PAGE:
Q:      Obviously, looking around your living room, you have retained a feeling for aesthetics.

A:      Well, it's a mixture. It's not contemporary, it isn't Renaissance,


and it isn't Victorian, but, I guess, I appreciate things that are well made, and whether they were made in 1875 or if they were made in 1985, it doesn't matter. It's whatever seems to be pleasing to the eye.

Q:      Do you ever feel that if you had not had a disability, you would have transcended the traditional role of the female designer in the automobile industry?

A:      I don't think I would have lasted. I think there would have been a change somehow, and I would have moved on, but in another capacity, because I don't think that I would have had the physical strength, well or not, to carry on at that pace, and I admit that. I just feel that I'm more of an artist than I am, perhaps, geared for production. Yes, you can do it fast. Yes, you can—we used to say, "Yes, we can crank it out," but, I think, you become saturated after awhile, and either a change has to be made, and, obviously, I've made many within the company, but once you're a chief designer, you're bumping your head. There's no place to go, and either they create some place for you, or they create a new studio, or they give you a new assignment that has another title but, essentially, you know, it's the same thing. I probably would not have stayed, or I would not have lasted, and who knows? I'm very happy at what I'm doing now.

Q:      Did you feel that you had finally "proven" your worth as a designer, in spite of corporate tradition?

A:      Well, it depends on what result you expect. Whether it's respect from your fellow designers, or whether it's the product on the road that's wow! Terrific! I'm not sure that I'd ever be happy with any of those things. I think, that's what makes a designer go on is that you're


never satisfied, you're constantly looking [for] perfection, new and creative answers.

Q:      You're a perfectionist?

A:      Absolutely, and I don't think anything is perfect, and neither am I, and, I think, that the sooner you realize that, the easier things in life are for you. My point is that we constantly look and change and hone something—whatever it is, and if that's your mind or your body or if it's a product, it's always looking and searching for something new and different. And, I can recall the days of photography. When I was a youngster, just to get a clear picture was enough. And, now you go beyond that stage of sketching and drawing in a realistic manner to the more abstract feeling that you get from experimentation. It's in its infancy, but I find that it moves a lot faster when you're doing it yourself than if you work for a corporation. And, so from that point of view, maybe at this age if I was still at General Motors, I would have to have been in a research situation again where I would have to think five or ten years ahead and not be within the confines of two years.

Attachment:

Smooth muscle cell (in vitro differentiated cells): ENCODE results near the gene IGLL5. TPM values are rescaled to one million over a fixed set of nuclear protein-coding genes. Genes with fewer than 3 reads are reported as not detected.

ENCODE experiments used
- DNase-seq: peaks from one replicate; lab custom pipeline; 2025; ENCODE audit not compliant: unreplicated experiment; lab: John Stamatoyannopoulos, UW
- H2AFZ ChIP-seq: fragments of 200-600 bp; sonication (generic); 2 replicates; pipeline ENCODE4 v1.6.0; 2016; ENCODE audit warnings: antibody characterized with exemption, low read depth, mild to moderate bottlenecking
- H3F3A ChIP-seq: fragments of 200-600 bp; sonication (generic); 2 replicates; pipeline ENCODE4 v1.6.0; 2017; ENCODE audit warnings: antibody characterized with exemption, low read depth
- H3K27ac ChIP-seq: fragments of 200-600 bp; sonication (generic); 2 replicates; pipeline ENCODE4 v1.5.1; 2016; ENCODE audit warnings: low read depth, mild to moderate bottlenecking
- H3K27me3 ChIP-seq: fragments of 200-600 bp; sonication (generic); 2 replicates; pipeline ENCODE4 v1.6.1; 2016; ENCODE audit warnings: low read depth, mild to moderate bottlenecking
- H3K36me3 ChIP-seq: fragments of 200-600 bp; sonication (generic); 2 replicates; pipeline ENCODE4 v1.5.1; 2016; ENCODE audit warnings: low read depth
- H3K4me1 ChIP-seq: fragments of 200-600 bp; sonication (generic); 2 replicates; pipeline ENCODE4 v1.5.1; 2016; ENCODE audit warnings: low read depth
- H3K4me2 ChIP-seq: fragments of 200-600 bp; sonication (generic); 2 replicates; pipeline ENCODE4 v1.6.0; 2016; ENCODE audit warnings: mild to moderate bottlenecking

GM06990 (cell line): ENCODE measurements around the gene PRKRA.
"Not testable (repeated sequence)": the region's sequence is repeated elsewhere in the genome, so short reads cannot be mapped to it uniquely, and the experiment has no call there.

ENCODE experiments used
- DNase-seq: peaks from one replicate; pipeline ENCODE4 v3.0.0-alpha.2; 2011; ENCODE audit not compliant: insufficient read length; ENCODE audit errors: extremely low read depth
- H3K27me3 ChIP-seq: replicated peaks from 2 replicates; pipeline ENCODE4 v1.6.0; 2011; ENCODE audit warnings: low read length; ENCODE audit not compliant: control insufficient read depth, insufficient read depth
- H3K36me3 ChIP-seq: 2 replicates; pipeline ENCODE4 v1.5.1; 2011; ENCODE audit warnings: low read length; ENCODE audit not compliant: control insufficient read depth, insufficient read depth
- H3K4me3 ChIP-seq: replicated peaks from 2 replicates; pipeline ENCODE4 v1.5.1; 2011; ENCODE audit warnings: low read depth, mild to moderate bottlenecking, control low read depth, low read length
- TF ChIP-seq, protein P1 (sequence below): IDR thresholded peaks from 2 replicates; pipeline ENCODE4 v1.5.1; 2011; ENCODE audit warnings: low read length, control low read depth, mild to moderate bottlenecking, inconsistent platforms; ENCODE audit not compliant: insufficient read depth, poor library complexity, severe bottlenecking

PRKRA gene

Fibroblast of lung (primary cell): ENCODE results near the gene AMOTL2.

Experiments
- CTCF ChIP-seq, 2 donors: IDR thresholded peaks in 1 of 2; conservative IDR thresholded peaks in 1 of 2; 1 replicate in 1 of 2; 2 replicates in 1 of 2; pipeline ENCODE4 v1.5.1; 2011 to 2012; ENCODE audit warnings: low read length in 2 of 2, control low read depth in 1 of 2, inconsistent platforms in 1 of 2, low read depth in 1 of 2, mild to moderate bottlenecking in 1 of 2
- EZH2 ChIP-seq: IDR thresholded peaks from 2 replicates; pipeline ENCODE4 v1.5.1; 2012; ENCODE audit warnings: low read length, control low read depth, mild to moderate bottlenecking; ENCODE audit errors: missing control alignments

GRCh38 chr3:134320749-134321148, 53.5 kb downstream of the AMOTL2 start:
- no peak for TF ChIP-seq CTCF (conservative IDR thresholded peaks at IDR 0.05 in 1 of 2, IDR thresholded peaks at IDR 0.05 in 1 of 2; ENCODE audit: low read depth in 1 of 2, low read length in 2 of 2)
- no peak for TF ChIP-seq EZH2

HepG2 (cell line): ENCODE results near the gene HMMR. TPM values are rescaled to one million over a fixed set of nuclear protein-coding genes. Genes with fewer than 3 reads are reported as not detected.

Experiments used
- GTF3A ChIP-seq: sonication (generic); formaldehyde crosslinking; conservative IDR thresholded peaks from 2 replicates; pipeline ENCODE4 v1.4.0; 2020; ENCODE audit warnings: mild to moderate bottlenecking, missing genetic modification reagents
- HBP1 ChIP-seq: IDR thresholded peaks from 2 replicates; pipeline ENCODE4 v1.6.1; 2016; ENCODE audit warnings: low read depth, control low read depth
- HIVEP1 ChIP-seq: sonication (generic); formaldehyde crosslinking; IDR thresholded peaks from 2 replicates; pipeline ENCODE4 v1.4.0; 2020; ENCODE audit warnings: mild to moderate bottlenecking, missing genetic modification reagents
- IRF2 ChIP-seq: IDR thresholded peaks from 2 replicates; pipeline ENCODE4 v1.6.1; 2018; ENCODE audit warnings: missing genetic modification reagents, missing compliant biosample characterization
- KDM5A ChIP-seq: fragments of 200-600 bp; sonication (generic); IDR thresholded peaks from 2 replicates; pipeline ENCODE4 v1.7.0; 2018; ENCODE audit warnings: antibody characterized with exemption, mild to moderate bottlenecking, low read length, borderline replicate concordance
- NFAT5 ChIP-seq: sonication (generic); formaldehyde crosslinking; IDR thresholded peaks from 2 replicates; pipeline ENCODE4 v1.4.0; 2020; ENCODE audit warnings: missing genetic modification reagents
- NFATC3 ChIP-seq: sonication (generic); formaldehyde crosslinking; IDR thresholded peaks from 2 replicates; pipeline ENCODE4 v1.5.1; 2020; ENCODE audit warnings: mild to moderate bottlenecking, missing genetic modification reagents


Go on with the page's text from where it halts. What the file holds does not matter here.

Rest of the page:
Q:      Did you feel that you were cribbed and cabined and confined—that you weren't allowed to really let go, that there was a period when you were in the advanced studios, and your flights of fancy were trimmed and cut down sometimes—obliterated?

A:      Well, I think that's true because of money, and yet the smart ones would figure out how to do something similar for a lot less. Maybe that was Ford and Chrysler. You know, there's always that feeling of, "Oh, look at what they did," and you had to be very, very clever. You had to make it look like it was worth a lot more than you were paying for it in Chevrolet.


Q:      You mentioned that distinctive bicentennial design that you and some of your designers worked on. How did that come about? Just basically. You were asked to do a special design for the bicentennial?

A:      Yes, that's right. For Chevrolet, and they assigned me Barbara Munger and Jan Tribbey.

Q:      Had you worked with them before?

A:      Yes. Barbara Munger worked for me when I was in Chevrolet. And, I don't know the reasons for the choice except I do recall that Jan Tribbey had had some experience in this transfer—dye transfer of the fabric, and that was one thing, and the other is that we thought Barbara Munger would be good at coming up with some new ideas for us, because we were saddled with the production end of things.

Q:      She was an up and coming designer?

A:      Yes. Now, as I recall, I don't think she was an assistant. She might be an assistant now, but I don't remember.

Q:      But, I mean, you liked her work?

A:      Yes. We tried very hard to promote her—her work—and, I think, she's one of those, and she could refute this, but I sense now that, perhaps, she is one who would rather stay on the board and do her work, and that's it. I'm not sure that she has any aspiration to be a chief designer. But, it's more complicated than that. There are technical things about this whole business and working with creative people that certainly is not easy. How the women liked working for women may be something you'll have to ask them.

Q:      You know, of course, that all the same conditions exist at Ford, too, where you have an entrenched kind of a bureaucracy. In the case


of two of the men you've mentioned have been there since the late Forties or the Fifties, so you have a sort of an entrenched bureaucracy which, elects that the last ten years of General Motors design has been a bit stodgy, to say the least. So, you were also working against not only stereotypes which persisted despite efforts of the feminist movement, you were also sort of battling the entrenched, rather old-fashioned outlook as well?